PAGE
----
Cancer was first linked to nutrition by epidemiological studies, demonstrating that environmental factors such as diet and nutrition are important in carcinogenesis [129]. Caloric intake, types and amount of fats, proteins, amino acids, vitamins, minerals, fibers, and other dietary constituents have been studied regarding their influence on tumorigenesis. In particular, increased cholesterogenesis is associated with tumorigenesis through activation of tissue growth and loss in feedback control. Early laboratory studies elicited the role of cholesterol in cancer development and progression [45]. Lipoproteins are capable of stimulating growth and metastasis of cancer cells in vivo and in vitro [49,130,131]. Accelerated evidence also shows that cholesterol and FA metabolism are the hallmarks of cancer, contributing to malignant transformation due to the obligatory requirement of cholesterol for cell membrane functions. In mammosphere models generated from breast patient-derived xenograft (PDX) tumors, GO enrichment analysis identifies cholesterol biosynthesis to be the most significantly activated process [132]. Furthermore, the high levels of cholesterol biosynthesis-related proteins are associated with short relapse-free survival in basal-like breast cancer patients [33]. In a cohort of 615 basal-like breast cancer patients, except for DHCR7 or LSS, all cholesterol synthesis-associated proteins show a significant correlation between higher level of gene expression and shorter relapse-free survival [9]. In another analysis, enzymes of the MVA metabolic pathway are overexpressed in breast cancer stem cell tumorspheres as compared to cognate adherent cells. A small-molecule inhibitor of the geranylgeranyl transferase (GGTI) reduces the breast CSC population both in vitro and in vivo [133]. Phospholipid remodeling enzyme lysophosphatidylcholine acetyltransferase 3 (LPCAT3), which incorporates polyunsaturated fatty acids into phospholipids, is a crucial determinant of membrane lipid composition. Lack of LPCAT3 in intestinal stem cells leads to an excess of cholesterol production in response to changes in phospholipid composition, resulting in intestinal stem cell hyperproliferation [46]. In multiple brain tumor-initiating cells, several genes in MVA pathway, including HMGCR, PMVK, MVK, MVD, IDI1 and FDPS, are highly expressed [134].

Bile acids and oxysterol are two chemical by-products in the MVA pathway. They act as ligands for a family of nuclear receptors (including FXR, VDR, LXR and PXR) and G-protein-coupled receptors [135] [136]. As reported in colorectal cancer, the high-fat diet and dysregulated WNT signalling pathway alter bile acids profiles, activate FXR, and drive malignant transformations in Lgr5+ subpopulation CSCs [137]. Oxysterols are a group of Janus molecules result from enzymatic oxidation of cholesterol's side chain, can induce both the early inflammatory reaction against cancer expansion or apoptosis and sustain a complex survival signalling pathway in favor of the neoplastic process [138].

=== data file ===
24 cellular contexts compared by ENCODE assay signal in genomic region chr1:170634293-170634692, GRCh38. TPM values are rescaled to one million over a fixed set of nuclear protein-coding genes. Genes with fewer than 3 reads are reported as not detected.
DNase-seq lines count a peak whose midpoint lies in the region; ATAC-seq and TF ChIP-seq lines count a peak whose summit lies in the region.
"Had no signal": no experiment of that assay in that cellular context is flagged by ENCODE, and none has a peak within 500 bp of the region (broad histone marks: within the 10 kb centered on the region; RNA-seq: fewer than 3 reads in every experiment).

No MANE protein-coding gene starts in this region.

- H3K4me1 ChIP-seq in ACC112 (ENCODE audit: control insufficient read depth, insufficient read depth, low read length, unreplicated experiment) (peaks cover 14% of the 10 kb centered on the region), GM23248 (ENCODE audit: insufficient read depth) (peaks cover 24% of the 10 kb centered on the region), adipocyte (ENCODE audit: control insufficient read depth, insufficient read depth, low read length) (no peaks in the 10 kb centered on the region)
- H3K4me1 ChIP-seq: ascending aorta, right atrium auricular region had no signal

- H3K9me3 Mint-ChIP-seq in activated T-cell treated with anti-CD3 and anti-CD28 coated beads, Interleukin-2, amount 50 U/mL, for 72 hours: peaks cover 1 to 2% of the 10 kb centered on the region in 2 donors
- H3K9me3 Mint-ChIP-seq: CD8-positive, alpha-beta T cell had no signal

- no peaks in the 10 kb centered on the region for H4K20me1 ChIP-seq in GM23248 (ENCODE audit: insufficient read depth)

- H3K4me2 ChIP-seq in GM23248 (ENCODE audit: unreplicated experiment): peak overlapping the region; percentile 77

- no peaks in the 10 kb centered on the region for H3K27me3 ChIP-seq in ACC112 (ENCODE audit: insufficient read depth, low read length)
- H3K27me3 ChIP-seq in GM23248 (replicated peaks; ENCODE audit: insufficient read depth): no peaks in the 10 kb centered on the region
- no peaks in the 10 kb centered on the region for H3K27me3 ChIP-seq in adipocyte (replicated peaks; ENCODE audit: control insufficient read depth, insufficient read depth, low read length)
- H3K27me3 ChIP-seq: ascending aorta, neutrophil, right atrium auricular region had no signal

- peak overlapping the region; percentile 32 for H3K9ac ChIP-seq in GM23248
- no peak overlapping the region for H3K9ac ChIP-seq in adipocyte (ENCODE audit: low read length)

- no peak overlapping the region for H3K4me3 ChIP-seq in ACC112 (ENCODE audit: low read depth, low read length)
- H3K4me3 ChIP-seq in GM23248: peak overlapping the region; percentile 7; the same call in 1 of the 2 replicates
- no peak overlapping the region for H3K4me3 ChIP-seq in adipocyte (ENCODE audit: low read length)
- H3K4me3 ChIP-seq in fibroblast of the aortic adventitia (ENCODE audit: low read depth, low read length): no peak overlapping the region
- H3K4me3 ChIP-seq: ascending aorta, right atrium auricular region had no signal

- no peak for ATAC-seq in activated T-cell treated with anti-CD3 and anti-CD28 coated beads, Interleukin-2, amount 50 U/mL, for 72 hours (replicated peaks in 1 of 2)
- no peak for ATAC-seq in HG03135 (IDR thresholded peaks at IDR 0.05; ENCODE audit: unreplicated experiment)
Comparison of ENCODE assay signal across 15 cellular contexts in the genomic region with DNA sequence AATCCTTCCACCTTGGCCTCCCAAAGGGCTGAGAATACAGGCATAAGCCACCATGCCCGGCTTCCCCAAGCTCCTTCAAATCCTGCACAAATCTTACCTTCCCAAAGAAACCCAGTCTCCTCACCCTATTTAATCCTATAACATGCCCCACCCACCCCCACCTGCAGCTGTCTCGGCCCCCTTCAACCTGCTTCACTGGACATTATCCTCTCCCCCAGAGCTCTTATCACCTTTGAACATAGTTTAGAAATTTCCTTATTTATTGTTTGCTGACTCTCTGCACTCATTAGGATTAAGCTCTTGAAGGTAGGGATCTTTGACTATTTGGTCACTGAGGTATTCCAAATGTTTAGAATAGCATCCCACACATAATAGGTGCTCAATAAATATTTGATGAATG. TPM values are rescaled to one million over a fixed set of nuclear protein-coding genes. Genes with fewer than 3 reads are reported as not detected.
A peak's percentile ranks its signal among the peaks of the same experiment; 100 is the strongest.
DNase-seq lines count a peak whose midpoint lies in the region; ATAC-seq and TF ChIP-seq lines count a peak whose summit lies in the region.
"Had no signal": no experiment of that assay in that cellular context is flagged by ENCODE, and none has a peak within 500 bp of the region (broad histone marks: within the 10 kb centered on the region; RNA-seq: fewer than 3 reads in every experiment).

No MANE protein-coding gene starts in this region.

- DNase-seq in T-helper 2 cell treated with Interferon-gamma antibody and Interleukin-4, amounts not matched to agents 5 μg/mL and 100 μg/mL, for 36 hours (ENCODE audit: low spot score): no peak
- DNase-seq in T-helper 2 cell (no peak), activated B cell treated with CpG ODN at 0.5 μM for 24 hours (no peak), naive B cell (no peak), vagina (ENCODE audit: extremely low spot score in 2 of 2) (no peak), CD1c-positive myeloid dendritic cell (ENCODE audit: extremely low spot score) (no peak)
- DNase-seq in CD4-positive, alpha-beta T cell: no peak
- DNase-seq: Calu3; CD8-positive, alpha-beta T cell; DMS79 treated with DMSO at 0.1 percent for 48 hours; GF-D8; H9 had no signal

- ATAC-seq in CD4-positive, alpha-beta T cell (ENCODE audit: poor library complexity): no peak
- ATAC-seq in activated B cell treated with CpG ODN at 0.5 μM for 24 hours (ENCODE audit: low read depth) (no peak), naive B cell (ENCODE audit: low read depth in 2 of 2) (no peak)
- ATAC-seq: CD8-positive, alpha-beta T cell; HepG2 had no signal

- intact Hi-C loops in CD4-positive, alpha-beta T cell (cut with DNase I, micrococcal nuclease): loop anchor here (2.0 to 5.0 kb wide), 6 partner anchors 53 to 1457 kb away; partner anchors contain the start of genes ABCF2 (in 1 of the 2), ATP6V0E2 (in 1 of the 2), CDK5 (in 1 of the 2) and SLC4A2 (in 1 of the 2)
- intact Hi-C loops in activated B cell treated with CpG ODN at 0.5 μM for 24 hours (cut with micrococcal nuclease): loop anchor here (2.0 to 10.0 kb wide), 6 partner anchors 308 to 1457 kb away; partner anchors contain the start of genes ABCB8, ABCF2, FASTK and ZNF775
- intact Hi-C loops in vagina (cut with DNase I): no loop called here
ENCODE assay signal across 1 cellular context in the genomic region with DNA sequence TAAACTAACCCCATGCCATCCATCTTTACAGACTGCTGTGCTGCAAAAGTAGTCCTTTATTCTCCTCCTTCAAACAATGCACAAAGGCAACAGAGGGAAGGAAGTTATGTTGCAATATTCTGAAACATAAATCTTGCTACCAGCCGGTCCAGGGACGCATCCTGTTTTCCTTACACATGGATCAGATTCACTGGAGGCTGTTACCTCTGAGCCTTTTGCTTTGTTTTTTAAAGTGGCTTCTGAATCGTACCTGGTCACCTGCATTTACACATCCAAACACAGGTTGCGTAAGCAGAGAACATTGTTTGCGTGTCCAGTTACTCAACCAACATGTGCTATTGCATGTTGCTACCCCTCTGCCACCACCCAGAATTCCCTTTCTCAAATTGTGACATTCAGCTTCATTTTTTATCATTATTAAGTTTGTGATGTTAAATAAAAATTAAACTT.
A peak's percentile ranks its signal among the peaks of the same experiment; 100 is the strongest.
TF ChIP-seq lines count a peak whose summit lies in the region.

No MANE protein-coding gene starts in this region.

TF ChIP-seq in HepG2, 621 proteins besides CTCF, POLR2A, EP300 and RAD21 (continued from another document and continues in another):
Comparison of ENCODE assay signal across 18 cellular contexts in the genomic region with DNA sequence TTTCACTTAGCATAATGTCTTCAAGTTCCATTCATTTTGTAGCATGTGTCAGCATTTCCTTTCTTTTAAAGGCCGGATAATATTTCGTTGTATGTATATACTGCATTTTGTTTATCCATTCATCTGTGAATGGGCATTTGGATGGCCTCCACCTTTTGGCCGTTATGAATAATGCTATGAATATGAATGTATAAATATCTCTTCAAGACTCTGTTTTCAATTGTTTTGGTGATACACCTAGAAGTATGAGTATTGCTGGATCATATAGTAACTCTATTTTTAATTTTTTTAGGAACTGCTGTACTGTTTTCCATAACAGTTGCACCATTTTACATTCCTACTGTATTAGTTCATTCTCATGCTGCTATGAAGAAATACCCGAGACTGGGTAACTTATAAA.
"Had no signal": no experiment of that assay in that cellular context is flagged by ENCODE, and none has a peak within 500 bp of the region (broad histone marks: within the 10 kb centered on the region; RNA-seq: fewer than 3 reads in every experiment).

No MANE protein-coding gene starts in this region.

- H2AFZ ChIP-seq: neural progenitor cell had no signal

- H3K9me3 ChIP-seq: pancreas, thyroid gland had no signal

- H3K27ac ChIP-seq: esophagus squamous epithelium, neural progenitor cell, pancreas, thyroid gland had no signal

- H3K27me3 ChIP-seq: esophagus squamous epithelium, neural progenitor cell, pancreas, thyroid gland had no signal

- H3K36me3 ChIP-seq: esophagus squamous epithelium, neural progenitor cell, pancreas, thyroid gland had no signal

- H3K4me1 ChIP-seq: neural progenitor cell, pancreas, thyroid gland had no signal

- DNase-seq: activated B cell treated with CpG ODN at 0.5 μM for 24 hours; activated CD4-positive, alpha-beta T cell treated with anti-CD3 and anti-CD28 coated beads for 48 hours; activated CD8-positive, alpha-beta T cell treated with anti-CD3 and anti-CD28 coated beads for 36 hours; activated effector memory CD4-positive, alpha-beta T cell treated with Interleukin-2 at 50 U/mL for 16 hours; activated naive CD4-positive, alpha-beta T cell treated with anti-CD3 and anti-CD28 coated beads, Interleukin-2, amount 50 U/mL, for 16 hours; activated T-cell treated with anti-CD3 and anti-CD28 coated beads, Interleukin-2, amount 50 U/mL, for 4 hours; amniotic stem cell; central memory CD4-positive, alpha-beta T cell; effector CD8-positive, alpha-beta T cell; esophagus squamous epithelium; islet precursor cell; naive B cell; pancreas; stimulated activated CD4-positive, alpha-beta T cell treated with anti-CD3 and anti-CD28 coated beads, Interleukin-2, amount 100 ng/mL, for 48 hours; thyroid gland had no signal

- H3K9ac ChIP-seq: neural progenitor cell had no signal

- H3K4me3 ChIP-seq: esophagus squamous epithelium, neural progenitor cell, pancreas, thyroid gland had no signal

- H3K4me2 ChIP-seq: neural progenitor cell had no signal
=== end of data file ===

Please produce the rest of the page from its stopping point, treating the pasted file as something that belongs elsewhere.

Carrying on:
Abnormal cholesterol metabolism in CSCs

Cancer cells adapt to maintain high intracellular cholesterol similar to the normal homeostasis including accelerated endogenous production of cholesterol and fatty acids regulated by the SREBPs, or by reducing cholesterol efflux trough ABC class A transporters such as ABCA1, or by increasing the uptake of LDL.

Loss of phospholipid-remodelling enzyme Lpcat3 or activation of SREBP-2 in APC-defect mice markedly promotes intestinal tumor formation by modulating intestinal stem cell homeostasis and tumorigenesis [139]. HMG-CoAR is the rate-limiting enzyme in the MVA pathway and the popular cholesterol synthesis lowering agents [131]. Statins, the inhibitors for HMG-CoAR, reduces tumor-like sphere formation and exhibits high therapeutic indices [140]. This study indicates that HMGCR may be a predictive marker for statin therapy [141]. Overexpression of ABCA1 contributes to drug resistant in subpopulations of CSCs (EpCAM+ CD45+ CD133+ and CD117+ CD44+) in epithelial ovarian carcinoma patients [142]. The scavenger receptor, class B type 1 (SRB1), is a multiligand membrane receptor protein that functions as high-density lipoprotein (HDL) influx receptor of HDL-derived cholesteryl esters into cells and tissues [136]. SRB1 also facilitates the efflux of cholesterol from peripheral tissues back to the liver [143]. SRB1 may be responsible for an increased cholesterol uptake by the tumor and indirectly regulate tumor development. In the western diet mice models, SRB1 is highly expressed in the transformed prostatic epithelial cells and is responsible for an increased cholesterol uptake sustaining tumor development [144]. The higher affinity of LDL in tumor cells is detected, the increased activity of HMG-CoAR is observed [145,146]. LDL macromolecule has been developed as a specific delivery for cytotoxic drugs or radio nucleotides [147], specifically in CML patients where the poor prognosis is linked to low plasma lipid concentrations [148].

Signalling modulated by cholesterol in CSCs

MVA pathway is highly conserved in all the eukaryotes. Other intermediate products, such as farnesyl pyrophosphate, squalene, isoprenoids, lanosterol, bile acids, steroid hormones and vitamin D, participate in cellular physiological functions. Deregulation of cholesterol homeostasis has been proven a powerful way to suppress oncogenic receptors' signalling for inhibiting tumor growth. Cholesterol mainly promotes cancer signalling in two ways. Cholesterol itself as well as chemical by-products from the mevalonate cascade exerts a tumor progression effect. On the other hand, as a critically important component in lipid rafts, cholesterol can affect receptor affinity and the activity of proteins via sterol-sensing domains, including EGFR family, G-protein coupled receptors (GPCRs), PI3K and AKT [146].